Valuation reset bringing opportunities

Michael Steele

Yarra Capital Management

Australian small cap results during August were better than expected, with margins largely maintained despite obvious material cost pressures. But for us, forward expectations are still too high, with more downgrades likely to come across a number of key sectors. 


The small cap reporting season was stronger than expected. However, there were downgrades to the outlook and we expect more downgrades to come through. In terms of the FY22 small cap reporting season, it was a strong period with earnings up 13 percent year on year.

In general, the strong economic conditions allowed price increases and volume growth, which led to margins being broadly stable, and a very good outcome given the material cost pressure in the economy.

When we look forward to FY23, consensus earnings growth is for 15 percent small cap growth. We believe that is too high. In particular, there will be downgrades for industrial resources and energy companies if the macroeconomic headwinds become more apparent in the results. In particular, the negative impact of more restrictive financial market conditions.

The discretionary retail results stood out during reporting season. The results were strong, and we have a cautious outlook for this sector going forward. For the discretionary retailers, the FY22 results were very strong, with stronger than expected sales and margins. They've started FY23 strongly as well, with strong trading updates in part supported by the fact that there's a cycling COVID-19 impacted prior period where we had lockdowns.

We are cautious going forward for three key reasons on the discretionary retailers. 

  1. Firstly, the starting point for earnings. Sales and margins are well above long-term sustainable levels. These companies have benefited from fiscal stimulus from COVID-19 and also the fact that consumers have been unable to spend on other items such as services, including travel.
  2. The second fact that makes us cautious about discretionary retailers is the starting point for inventories. Inventories were very elevated at the end of FY22 which creates a real challenge going forward if the consumer spending does weaken. Discretionary retailers will have to discount inventory to clear that inventory, and that could cause earnings to go from above normal to below normal levels.
  3. And thirdly, the macroeconomic environment is becoming more challenging. As we look forward, in FY23 discretionary cash flows will turn negative year over year as the cost impact of higher interest rates is felt. There will be headwinds from confidence with consumer confidence 20 percent below long-term levels, and there'll be a negative wealth impact, in particular from lower house prices.

The technology sector was notable during reporting season, in particular for what was happening from a cost perspective. A number of companies reduced costs, in particular the unprofitable technology companies, to reduce cash burn, given the more difficult equity funding market conditions. The largest cost for technology companies is wages. We saw many companies slow headcount growth, but many reduced their headcount. This will flow through to lower wage inflation for the sector. So, historically, inflation has been well above the broader economy and we’ll see that rate of growth slow going forward given this change.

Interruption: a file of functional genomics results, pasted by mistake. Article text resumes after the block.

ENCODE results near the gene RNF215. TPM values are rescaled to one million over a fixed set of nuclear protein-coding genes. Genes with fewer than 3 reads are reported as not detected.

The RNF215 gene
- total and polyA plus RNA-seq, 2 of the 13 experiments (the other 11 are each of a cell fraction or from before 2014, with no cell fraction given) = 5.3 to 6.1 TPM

What's underappreciated by the market though is that, as these companies are reducing costs or slowing the rate of cost growth, there'll be an impact on future revenue growth as well, slowing as a result. If we were to think about the technology companies that will be most impacted by this change in the cost base, the ones that stand out and will have the greatest impact on revenue will be e-commerce companies and buy now, pay later companies.

The companies least impacted from a revenue growth perspective as a result of lower costs will be the true software companies. Companies that have low customer churn and the ability to increase yield.

Overall, we have a positive outlook for the small cap market going forward. The key macroeconomic concern at this point is the outlook for inflation. We believe inflation will peak in the first half of 2023 and then reduce after that period, given lower commodity prices and the reduced pressure on supply chains.

We also have a positive view of the Australian economy. We believe Australian growth will outperform Europe and also U.S. growth. Small cap market valuations have become much more attractive after the 20 percent decline we've seen this calendar year.

When you look at FY23PE multiples, the small cap market is now back to long-term averages at 15 times. Small cap companies are also in a strong position from a balance sheet perspective. They have strong balance sheets to support further M&A, share buybacks and higher reinvestment in their own businesses. From an alpha outperformance perspective, we're seeing a lot more opportunities as well. In particular, we are seeing new buying opportunities in a number of sectors, such as the property, technology and material sectors. So, we see quite a positive outlook for the market and also the ability to generate our performance going forward in a small cap market.

Finding undervalued small caps what we do

The UBS Yarra Smaller Companies Fund invests in small and medium sized Australian companies that are considered to possess strong capital growth potential. For further information, please visit our website

Michael Steele
C0-Portfolio Manager
Yarra Capital Management

Michael is co-Portfolio Manager of the Firm's Smaller Companies strategy and is responsible for analysing the consumer sector and ex-100 companies within the Australian equities team. Michael previously spent nine years as an investment...

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